Managing complicated projects is nothing new — look at the seven wonders of the ancient world. The Egyptians managed to build the pyramids without so much as a spreadsheet.

So why do over 80% of projects fail to fully meet their objectives?

A few years ago, The Project Management Institute (PMI) cited 7 key reasons for project failure, including inconsistent processes for managing project checkpoints and inadequate planning at the beginning of the project.

Failing to provide the project team with the right tools for the job makes the list at number 7 (weird theme going on here).

In our opinion, the right tools should be at the top — simply because with the right tools, checkpoints and early-stage planning are made simple.

But we are, perhaps, a bit biased.

Either way, this article is all about how to develop the best project management programs to guarantee* your next project success.

[*Don’t hold me to this. Even the PMI says that sometimes projects fail for no reason. Let’s not even talk about the Leaning Tower of Pisa.]

What even is a project management program?

As your business grows, keeping your projects organized and on-track can become more and more difficult. Project management programs give you a way to digitally plan, track, and manage different workflows no matter how complicated they get.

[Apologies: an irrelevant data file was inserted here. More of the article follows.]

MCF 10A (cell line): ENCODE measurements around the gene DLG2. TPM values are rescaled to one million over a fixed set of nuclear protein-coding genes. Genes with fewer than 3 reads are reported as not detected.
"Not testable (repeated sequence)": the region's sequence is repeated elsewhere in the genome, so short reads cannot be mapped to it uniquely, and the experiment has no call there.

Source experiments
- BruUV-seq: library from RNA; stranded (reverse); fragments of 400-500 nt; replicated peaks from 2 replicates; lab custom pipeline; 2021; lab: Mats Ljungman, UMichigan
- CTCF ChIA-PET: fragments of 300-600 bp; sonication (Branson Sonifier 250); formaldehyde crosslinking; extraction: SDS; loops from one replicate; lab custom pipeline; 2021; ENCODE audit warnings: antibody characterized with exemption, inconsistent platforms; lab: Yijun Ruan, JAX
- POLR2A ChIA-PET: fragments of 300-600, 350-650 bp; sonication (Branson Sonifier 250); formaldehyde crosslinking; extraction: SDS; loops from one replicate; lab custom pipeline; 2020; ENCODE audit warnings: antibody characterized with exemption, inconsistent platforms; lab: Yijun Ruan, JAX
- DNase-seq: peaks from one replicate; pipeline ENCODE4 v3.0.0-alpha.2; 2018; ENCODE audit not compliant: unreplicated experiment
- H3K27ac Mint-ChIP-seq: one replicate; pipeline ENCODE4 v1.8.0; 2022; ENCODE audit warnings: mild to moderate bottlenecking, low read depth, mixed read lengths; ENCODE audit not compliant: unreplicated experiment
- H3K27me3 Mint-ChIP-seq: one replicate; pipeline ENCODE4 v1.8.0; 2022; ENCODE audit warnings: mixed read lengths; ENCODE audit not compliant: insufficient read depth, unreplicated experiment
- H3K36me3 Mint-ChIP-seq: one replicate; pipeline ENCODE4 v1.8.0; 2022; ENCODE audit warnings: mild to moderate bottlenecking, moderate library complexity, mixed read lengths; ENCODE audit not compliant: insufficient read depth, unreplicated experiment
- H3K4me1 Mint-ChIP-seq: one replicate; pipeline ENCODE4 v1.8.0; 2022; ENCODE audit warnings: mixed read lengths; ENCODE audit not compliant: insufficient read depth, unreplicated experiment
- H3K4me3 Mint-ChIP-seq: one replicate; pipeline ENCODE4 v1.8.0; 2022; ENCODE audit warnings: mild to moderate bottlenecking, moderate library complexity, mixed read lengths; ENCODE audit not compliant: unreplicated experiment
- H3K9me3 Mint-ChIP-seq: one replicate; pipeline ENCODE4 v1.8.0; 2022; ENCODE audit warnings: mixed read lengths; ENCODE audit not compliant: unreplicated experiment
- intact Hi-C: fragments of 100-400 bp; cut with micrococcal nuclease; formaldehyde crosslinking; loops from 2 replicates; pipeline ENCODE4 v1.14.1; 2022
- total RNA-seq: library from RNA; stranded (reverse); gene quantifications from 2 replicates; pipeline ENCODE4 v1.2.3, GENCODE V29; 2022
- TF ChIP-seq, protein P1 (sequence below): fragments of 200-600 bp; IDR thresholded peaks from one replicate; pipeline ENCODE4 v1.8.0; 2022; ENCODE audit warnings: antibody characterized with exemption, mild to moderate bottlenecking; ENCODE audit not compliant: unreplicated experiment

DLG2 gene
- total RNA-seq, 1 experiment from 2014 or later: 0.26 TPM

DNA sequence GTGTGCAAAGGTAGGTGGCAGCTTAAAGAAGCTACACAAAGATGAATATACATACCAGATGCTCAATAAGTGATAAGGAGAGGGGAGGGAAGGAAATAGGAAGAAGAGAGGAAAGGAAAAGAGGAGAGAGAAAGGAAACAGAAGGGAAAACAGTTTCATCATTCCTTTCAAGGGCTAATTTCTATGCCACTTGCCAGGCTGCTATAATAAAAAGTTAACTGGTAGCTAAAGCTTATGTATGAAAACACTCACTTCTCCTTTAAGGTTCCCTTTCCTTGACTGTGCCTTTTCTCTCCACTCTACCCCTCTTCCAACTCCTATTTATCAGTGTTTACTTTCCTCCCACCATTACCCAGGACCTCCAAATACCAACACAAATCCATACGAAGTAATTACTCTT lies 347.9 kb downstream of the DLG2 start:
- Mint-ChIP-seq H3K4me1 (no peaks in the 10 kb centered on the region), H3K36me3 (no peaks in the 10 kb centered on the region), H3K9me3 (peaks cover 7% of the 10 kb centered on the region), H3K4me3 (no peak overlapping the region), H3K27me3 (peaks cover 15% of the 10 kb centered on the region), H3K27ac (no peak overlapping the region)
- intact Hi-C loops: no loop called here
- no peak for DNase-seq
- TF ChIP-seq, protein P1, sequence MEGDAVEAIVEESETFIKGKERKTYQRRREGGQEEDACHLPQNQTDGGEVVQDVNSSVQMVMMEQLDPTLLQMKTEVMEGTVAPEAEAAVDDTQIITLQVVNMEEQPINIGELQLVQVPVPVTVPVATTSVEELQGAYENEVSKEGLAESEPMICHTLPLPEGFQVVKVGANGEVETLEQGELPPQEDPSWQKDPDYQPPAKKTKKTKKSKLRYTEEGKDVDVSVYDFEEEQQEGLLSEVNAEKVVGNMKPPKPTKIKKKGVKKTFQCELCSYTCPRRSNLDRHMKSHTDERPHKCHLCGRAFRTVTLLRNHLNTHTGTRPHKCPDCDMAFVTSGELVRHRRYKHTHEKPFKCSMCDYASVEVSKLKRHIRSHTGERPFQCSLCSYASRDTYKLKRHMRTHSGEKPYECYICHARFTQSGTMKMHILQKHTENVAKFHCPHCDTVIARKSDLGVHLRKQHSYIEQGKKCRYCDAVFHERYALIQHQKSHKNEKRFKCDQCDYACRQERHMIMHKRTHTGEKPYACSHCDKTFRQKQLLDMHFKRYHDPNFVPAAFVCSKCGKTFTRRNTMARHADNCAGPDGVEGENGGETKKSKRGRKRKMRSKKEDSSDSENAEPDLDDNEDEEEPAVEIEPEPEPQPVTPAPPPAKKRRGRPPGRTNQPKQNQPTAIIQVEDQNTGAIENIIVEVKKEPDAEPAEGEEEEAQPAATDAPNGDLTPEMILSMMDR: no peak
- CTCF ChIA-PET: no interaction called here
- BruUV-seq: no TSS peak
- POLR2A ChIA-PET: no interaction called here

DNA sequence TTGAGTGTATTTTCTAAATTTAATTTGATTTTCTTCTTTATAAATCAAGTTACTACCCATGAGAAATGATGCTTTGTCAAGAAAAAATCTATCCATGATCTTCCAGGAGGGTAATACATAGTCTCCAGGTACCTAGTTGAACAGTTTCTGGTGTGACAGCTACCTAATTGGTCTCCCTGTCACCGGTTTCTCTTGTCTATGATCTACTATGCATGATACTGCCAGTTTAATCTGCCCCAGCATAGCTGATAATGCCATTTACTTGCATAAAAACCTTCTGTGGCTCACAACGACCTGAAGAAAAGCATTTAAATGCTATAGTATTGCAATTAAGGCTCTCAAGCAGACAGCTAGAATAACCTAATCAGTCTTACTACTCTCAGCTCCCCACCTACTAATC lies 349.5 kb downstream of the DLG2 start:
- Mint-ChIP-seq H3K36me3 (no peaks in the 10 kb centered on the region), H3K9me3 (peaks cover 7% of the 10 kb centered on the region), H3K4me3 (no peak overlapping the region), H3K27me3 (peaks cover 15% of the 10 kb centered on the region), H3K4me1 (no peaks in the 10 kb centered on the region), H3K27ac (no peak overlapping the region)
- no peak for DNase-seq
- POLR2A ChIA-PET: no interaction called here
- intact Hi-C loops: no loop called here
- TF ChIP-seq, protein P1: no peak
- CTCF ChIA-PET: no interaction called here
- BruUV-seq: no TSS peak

And it’s important to get it right, because poor project performance wastes nearly 10% of every dollar invested.

As you might imagine, there are a number of different project management programs on the market. So how do you differentiate between them?

Any decent project management program needs 5 basic things:

  • An ability to plan and delegate tasks to the right people at the right time
  • A way to track project progress against KPIs
  • Somewhere to store your project files so everyone can access and edit what they need
  • A space for easy collaboration so your team can solve problems and ask questions
  • An ability to communicate with each other in real-time to make changes and share knowledge

If you’re managing a more complex project you’ll also want:

  • A way to control project expenditure, so you can stay within budget (no burying your head in the sand here!)
  • A time tracking feature to identify areas where productivity could be improved
  • A cloud-based functionality, so your team can work from wherever they are (for dispersed project teams)

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A great example is’s high-level project plan which allows you to see, at a glance, who is working on what, when tasks are due and overall project progress.'s free project management plan template

Who uses project management programs?

Perhaps a better question would be — who should use project management programs?

And the answer won’t surprise you.

87% of high performers report using it.